giulio iacchetti and matteo ragni: cast iron manhole covers for montini foundry
giulio iacchetti and matteo ragni: cast iron manhole covers for montini foundry giulio iacchetti and matteo ragni: cast iron manhole covers for montini foundry
feb 15, 2013
giulio iacchetti and matteo ragni: cast iron manhole covers for montini foundry

manhole cover by giulio iacchetti and matteo ragni (design process 2006-2012)



manhole covers seal off and provide entry to an underground world of conduits, water mains, power lines, and sewers.

italian designers giulio iacchetti and matteo ragni have been working together with the montini foundry since 2006 and during this time they have
designed drains and cast-iron manhole covers for public as well as private spaces. the design is almost totally focused on the surface finish of  where
the objective  – despite the narrowness of the range – was to avoid an outcome which was merely graphic decoration.


every manhole cover tries to tell a story, a narrative of the city and its surroundings – for example, one is using a graphic which represents the trail left by
a tire, to underline the idea that the manhole cover could endure regular urban traffic.


cast-iron manhole cover







wet surface










manhole cover and close-up



the design with footprints of birds is for use in private parks and gardens.



manhole cover and close-up



with other iterations the designers have set out to make the very idea of the material visible:
they have used nodular cast iron, a special alloy used by montini that is made even harder through treatment of the surface
(strengthened by having the graphite content in the form of nodules rather than flakes).
this is the case, for example, with the manhole cover which carries a drawing of a sphere and the one decorated with a photographic enlargement of the
physical structure of the material.



manhole cover and close-up



finally there is a pattern that makes use of an optic illusion.




the covers usually feature ‘pick holes’, into which a hook handle tool is inserted to lift them.
pick holes can be concealed for a more watertight lid, or can allow light to shine through.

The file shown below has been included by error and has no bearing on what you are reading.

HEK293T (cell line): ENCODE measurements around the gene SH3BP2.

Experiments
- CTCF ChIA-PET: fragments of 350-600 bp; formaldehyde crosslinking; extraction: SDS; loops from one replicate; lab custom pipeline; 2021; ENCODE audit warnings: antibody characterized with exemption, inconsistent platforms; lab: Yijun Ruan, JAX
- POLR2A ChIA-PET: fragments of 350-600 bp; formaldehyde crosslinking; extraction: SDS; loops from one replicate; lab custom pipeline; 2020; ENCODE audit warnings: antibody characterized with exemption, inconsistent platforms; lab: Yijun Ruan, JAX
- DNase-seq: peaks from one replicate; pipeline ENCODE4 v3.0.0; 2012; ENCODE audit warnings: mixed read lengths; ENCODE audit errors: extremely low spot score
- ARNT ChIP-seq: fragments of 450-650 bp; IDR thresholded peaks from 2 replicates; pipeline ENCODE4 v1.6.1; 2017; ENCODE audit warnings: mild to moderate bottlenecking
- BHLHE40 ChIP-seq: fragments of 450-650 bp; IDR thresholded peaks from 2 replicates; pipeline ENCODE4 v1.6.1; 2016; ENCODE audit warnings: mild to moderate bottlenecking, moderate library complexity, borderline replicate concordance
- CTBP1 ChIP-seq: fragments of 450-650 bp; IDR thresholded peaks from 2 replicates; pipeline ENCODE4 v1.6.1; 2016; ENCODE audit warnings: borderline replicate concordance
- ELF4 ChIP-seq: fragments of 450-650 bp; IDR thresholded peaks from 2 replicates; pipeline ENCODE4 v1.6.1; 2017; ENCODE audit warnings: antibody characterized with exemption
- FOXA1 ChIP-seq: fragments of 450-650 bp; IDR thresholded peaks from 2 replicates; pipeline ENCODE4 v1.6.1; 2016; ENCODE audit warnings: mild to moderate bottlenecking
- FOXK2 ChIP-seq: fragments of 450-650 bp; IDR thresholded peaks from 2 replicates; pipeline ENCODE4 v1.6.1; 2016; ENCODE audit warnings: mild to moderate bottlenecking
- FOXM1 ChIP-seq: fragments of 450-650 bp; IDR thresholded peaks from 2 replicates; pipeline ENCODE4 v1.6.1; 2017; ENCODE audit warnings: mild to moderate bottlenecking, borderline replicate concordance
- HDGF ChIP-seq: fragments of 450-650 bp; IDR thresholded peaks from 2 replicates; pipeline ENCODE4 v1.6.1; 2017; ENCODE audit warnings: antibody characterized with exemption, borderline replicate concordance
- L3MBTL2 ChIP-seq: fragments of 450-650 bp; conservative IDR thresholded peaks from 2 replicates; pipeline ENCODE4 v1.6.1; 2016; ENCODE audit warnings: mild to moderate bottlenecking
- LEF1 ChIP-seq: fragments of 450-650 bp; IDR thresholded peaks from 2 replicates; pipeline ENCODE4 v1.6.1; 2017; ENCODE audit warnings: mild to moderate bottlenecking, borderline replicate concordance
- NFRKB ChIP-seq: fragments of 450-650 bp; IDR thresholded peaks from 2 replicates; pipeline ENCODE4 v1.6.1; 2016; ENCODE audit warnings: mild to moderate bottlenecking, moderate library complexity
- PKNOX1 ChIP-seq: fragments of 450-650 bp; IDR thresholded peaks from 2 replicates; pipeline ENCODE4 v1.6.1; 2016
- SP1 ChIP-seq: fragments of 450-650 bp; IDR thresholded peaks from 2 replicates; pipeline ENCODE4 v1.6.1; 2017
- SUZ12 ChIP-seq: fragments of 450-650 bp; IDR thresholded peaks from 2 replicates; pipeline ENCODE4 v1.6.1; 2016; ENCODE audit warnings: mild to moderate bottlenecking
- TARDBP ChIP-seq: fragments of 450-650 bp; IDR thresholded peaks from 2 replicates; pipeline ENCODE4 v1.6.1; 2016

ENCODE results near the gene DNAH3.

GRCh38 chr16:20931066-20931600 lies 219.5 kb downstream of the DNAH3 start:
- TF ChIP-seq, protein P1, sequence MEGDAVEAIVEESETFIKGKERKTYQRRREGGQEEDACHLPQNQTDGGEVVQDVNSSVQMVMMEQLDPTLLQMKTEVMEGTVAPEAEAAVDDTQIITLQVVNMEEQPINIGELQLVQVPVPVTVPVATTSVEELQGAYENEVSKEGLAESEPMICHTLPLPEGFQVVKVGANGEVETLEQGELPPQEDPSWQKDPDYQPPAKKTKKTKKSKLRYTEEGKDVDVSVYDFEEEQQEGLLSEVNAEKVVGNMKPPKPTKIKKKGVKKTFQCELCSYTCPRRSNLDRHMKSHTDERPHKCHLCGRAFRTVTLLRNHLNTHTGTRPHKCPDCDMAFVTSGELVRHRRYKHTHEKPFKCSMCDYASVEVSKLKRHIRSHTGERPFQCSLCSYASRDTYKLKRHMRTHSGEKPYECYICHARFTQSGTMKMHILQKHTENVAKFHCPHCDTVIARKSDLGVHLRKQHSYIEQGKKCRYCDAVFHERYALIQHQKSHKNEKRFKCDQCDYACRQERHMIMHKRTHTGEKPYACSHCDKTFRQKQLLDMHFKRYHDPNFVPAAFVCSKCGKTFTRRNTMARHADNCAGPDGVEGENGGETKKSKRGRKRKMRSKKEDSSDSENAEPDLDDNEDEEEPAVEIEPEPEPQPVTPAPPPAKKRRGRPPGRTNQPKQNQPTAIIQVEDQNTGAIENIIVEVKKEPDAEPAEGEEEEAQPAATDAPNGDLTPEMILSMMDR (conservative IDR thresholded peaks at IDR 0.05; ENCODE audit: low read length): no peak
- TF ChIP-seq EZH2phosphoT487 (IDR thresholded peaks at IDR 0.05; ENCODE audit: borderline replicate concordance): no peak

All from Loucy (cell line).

a manhole pick or hook is typically used to lift them, though other tools can be used as well, including electromagnets.



a manhole cover sits on metal base, with a smaller inset rim which fits the cover







manhole covers
date back at least to the era of ancient rome (which had sewer grates made from stone).
today, they appear by the thousands in our cities, but very few people ever look at them or think about them as art.
while these ubiquitous objects are essentially functional and completely ordinary, more recently artists and designers have found creative ways to add to their aesthetic.
all across the world, manhole covers are now custom made for individual towns and cities and show images of cultural history, from flora and fauna,
to landmarks and local festivals…



chandigarh manhole cover,depict the master plan of the city, designed by le corbusier, (c.1955)




beijing’s historic hutong dashilar has its own manhole covers
image © designboom




can you spot it? this is a manhole cover in florida — right in the center there is mickey mouse !





in japan, the art of manhole covers has now reached the point of a national obsession, with numerous municipal departments competing against each other in the pursuit of the perfect manhole cover


comments policy
login with designboom
designboom's comment policy guidelines
generally speaking, if we publish something, it's because we're genuinely interested in the subject. we hope you'll share this interest and if you know even more about it, please share! our goal in the discussion threads is to have good conversation and we prefer constructive opinions. we and our readers have fun with entertaining ones. designboom welcomes alerts about typos, incorrect names, and the like.
the correction is at the discretion of the post editor and may not happen immediately.

what if you disagree with what we or another commenter has to say?
let's hear it! but please understand that offensive, inappropriate, or just plain annoying comments may be deleted or shortened.

- please do not make racist, sexist, anti-semitic, homophobic or otherwise offensive comments.
- please don't personally insult the writers or your fellow commenters.
- please avoid using offensive words, replacing a few letters with asterisks is not a valid workaround.
- please don't include your website or e-mail address in your comments for the purpose of self-promotion.
- please respect jury verdicts and do not discuss offensively on the competition results
(there is only one fist prize, and designboom usually asks renown professionals to help us to promote talent.
in addition to the awarded designs, we do feel that almost all deserve our attention, that is why we publish
the best 100-200 entries too.)

a link is allowed in comments as long as they add value in the form of information, images, humor, etc. (links to the front page of your personal blog or website are not okay). unwelcome links (to commercial products or services of others, offensive material etc. ) will be redacted. and, ... yes, spam gets banned. no, we do not post fake comments.

giulio iacchetti / internoitaliano (26 articles)